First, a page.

There’s a serious lack of Korean food in San Francisco. Considering the fact that less than 400 miles south of us in Los Angeles, there exists the best Korean food in the world (second only to, perhaps, Korea), it’s a surprise and shame that San Francisco has basically crap for Korean food. So many of my friends love Korean food, but invariably, when asked to go out to dinner at a Korean restaurant, my answer is no, because I refuse to pay for something that I can cook infinitely better at home.
One such item is what is referred to as “Dduk Bossam” (떡보쌈). Dduk Bossam is actually a Vietnamese item — rice rolls, to be exact. This item has been prevalent in Vietnamese cooking for ages — but the Koreans took it and created a nice accompaniment to the typical Korean BBQ meats. In Korea and in Los Angeles, this type of cuisine is readily available and extremely economical; in San Francisco, there aren’t many decent places that can serve this item. (Update: there is one now that does! Check out YakiniQ.) So, I’ve now resorted to preparing it at home and thought I’d write a review about that, since you, too, can make it at home.
What You Will Need for Dduk Bossam
I’ll assume you have the items needed for a Korean BBQ, like an electric grill and good meats. I usually use thinly sliced brisket and/or boiled whole pork belly. In the examples below, I am using the pork belly.
In cooking the pork belly, I always boil the entire thing first. This serves two purposes: one, it rids the usually fat-heavy pork belly of much of the fats; and two, it makes the meat very soft. When put atop a grill, the meat will become crunchy on the outside and a retain a soft chewiness on the inside with minimal fat drippings.
Whether you’re at a restaurant or doing this at home, knowing how to eat dduk bossam is imperative to truly enjoying the experience. While any good quality meat will work with dduk bossam, I have found that the ideal vegetable mix makes or breaks the entire experience. With a lesser vegetable mixture, the whole thing fails and I’m near tears when I try a new dduk bossam restaurant that offers sub-par vegetable mixes.
For my vegetable mix, I always use the following:
1. Red Leaf Lettuce
2. Green Leaf Lettuce
3. Red Perilla Leaves
4. Organic Kale
Using a combination of these four has never failed me. The only one that is hard to acquire will be the red perilla leaves; I can most often find them at Chinese or Vietnamese supermarkets, but never have I found it at an American or Korean supermarket. (Keep in mind that these are slightly stronger in taste that the Korean perilla leaves which are all green.)
All the vegetables should be washed, thinly sliced, then spun to rid the mixture of all water.
Another personal addition that I like with dduk bossam is something called 굴젓 (gool jut) which is basically a raw oyster spicy concoction. This won’t be a necessity, nor is it everyone’s favorite, but those of who love this will often salivate at the thought of it. I include a photo of it, but won’t go into how to make this as it’s not really a major player with dduk bossam. Perhaps I will do a separate post about how I make this piece.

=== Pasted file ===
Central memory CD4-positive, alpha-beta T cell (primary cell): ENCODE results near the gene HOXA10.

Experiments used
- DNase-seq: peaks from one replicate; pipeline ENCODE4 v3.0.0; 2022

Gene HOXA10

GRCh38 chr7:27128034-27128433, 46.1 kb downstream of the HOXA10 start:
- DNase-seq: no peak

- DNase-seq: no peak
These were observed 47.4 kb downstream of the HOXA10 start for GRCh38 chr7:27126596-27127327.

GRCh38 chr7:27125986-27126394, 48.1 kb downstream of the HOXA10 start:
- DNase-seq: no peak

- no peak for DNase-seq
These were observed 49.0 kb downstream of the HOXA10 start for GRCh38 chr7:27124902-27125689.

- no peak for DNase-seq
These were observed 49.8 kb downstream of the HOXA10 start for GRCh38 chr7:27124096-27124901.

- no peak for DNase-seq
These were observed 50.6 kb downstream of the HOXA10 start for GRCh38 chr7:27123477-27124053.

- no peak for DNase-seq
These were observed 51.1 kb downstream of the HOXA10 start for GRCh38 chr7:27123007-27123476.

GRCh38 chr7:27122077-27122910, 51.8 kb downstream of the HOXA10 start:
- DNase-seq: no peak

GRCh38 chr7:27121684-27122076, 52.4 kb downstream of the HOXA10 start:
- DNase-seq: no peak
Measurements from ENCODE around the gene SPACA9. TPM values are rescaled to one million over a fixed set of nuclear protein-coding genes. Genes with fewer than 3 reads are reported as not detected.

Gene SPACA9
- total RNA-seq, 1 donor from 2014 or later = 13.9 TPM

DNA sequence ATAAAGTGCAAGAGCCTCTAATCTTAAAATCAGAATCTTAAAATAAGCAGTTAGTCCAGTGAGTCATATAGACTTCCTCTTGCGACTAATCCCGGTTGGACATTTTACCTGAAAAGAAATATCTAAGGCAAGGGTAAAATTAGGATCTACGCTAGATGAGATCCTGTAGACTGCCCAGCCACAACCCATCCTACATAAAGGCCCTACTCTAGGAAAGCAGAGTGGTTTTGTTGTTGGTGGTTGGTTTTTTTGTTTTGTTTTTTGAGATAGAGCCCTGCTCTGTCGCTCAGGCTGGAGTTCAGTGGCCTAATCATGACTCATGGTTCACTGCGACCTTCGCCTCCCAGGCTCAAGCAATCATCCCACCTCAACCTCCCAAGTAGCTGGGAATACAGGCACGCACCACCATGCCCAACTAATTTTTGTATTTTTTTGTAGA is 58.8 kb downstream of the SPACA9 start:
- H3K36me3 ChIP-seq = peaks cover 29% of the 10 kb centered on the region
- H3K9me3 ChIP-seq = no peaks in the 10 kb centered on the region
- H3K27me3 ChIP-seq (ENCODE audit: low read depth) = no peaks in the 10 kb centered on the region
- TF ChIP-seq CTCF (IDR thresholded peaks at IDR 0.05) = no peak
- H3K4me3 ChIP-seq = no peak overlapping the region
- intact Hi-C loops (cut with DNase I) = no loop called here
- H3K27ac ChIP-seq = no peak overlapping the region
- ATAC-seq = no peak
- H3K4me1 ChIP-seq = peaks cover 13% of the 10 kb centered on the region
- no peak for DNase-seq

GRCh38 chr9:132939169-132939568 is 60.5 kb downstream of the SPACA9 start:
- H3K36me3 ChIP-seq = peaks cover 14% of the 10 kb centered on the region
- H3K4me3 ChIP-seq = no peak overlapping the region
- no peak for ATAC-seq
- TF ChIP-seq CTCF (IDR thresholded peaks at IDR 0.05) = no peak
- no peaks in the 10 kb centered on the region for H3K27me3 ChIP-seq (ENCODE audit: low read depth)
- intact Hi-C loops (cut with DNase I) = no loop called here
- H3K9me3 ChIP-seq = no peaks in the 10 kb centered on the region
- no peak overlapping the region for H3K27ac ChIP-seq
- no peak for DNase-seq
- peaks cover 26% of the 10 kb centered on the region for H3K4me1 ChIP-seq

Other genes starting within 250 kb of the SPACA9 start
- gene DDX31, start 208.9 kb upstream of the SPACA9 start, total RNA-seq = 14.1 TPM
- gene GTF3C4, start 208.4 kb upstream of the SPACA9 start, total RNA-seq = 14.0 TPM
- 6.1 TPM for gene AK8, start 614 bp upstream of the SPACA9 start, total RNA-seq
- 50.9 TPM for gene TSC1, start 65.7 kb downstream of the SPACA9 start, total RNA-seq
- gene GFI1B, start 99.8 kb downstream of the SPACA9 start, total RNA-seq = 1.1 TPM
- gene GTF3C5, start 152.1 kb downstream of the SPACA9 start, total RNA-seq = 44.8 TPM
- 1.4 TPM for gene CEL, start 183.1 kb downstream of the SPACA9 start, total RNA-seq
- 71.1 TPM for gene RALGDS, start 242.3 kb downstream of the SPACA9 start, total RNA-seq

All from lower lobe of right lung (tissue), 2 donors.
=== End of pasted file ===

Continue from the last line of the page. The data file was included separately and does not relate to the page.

Additional items you may need are fresh jalapeno or serrano peppers, thinly sliced; fresh garlic, thinly sliced; Sriracha-based hot sauce to dip (if you like things spicy as I do); and a dipping sauce for your meats made of sesame oil, salt and pepper.
For the rice wrappers, I can only find them in large Korean chains in Southern California, or Chinese and/or Vietnamese markets in San Francisco. I have yet to see this made available in Korean supermarkets in Northern California. I know for a fact that New May Wah Market on Clement Street has a variation of this made available on a daily basis — fresh, to boot!
They will usually be extra-long strips in the package. I have never needed to alter the width of the noodle/wrappers, but always need to cut it in length into perfect squares. Unless they were just made, I find that I need to take these squares, a thinly laid plateful at a time, and nuke them for about 15-20 seconds to make them oily and soft. I’ve also been known the steam them, too, which might work better but is so time-consuming for basically the same taste.
Now, we’re ready to begin eating. (And yes, I’m getting hungry while writing this.)
The instructions are in the captions.
How to Eat Dduk Bossam
Now, all that’s left is to eat it, and my beloved Yuni is modeling that for you. She so wanted to eat this at my house the way I made it, and this was the price for having that opportunity!
And finally – there is only one thing left to do — put it in your mouth and enjoy!
The Vietnamese and Chinese have so many more dishes you can make with these rice wrappers, and I’m excited to learn all of them over time. But for the time being, I am so excited about being able to make Dduk Bossam at home that I’m inclined to obsess over this for the next year or so.
I found one site that gives you the recipe on how to stir-fry these delicious noodles, and the outcome looks simply delicious. Check out Dang It Delicious. (Incidentally, I robbed the photo of the packaged noodles used in this review off of Linda’s site.) If that doesn’t get your stomach growling, you need your vision checked.
Give it a whirl and try Dduk Bossam at home. While the wrappers have some carbohydrates, for sure, the remainder of the meal is light and not burdensome on the stomach if you don’t eat it as spicy as I usually do. If you like meats, and you like salads — this is right up your alley but you’ll never crave for regular Korean BBQ again.
Dduk Bossam ROCKS!
Grace Keh is the author of "Food Lovers' Guide to San Francisco" and the critic, editor and photographer behind San Francisco Food. In her regular day job, she consults for corporate clients in marketing and event strategy. Once the sun sets, she's on the hunt for great food in what she considers to be one of the world's greatest cities, San Francisco.